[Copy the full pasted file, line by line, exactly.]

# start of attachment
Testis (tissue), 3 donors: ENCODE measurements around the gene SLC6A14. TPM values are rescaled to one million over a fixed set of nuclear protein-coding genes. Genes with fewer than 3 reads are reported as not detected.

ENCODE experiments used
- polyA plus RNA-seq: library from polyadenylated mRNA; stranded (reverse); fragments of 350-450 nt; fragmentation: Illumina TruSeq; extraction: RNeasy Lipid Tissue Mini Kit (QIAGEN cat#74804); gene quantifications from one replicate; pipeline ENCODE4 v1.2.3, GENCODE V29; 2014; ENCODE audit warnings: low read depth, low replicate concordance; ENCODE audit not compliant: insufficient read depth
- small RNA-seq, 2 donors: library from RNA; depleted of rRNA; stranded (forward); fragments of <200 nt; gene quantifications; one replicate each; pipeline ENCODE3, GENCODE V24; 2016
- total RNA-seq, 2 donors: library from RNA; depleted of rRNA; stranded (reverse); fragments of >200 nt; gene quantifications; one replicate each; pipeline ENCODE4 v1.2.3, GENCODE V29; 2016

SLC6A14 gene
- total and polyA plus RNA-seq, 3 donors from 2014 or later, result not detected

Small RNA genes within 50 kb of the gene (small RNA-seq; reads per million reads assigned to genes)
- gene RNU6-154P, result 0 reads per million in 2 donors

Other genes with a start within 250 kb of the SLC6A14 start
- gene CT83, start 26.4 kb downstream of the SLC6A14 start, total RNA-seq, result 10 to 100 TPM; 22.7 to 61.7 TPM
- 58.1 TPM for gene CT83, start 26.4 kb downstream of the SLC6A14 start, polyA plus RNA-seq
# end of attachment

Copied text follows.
Testis (tissue), 3 donors: ENCODE measurements around the gene SLC6A14. TPM values are rescaled to one million over a fixed set of nuclear protein-coding genes. Genes with fewer than 3 reads are reported as not detected.

ENCODE experiments used
- polyA plus RNA-seq: library from polyadenylated mRNA; stranded (reverse); fragments of 350-450 nt; fragmentation: Illumina TruSeq; extraction: RNeasy Lipid Tissue Mini Kit (QIAGEN cat#74804); gene quantifications from one replicate; pipeline ENCODE4 v1.2.3, GENCODE V29; 2014; ENCODE audit warnings: low read depth, low replicate concordance; ENCODE audit not compliant: insufficient read depth
- small RNA-seq, 2 donors: library from RNA; depleted of rRNA; stranded (forward); fragments of <200 nt; gene quantifications; one replicate each; pipeline ENCODE3, GENCODE V24; 2016
- total RNA-seq, 2 donors: library from RNA; depleted of rRNA; stranded (reverse); fragments of >200 nt; gene quantifications; one replicate each; pipeline ENCODE4 v1.2.3, GENCODE V29; 2016

SLC6A14 gene
- total and polyA plus RNA-seq, 3 donors from 2014 or later, result not detected

Small RNA genes within 50 kb of the gene (small RNA-seq; reads per million reads assigned to genes)
- gene RNU6-154P, result 0 reads per million in 2 donors

Other genes with a start within 250 kb of the SLC6A14 start
- gene CT83, start 26.4 kb downstream of the SLC6A14 start, total RNA-seq, result 10 to 100 TPM; 22.7 to 61.7 TPM
- 58.1 TPM for gene CT83, start 26.4 kb downstream of the SLC6A14 start, polyA plus RNA-seq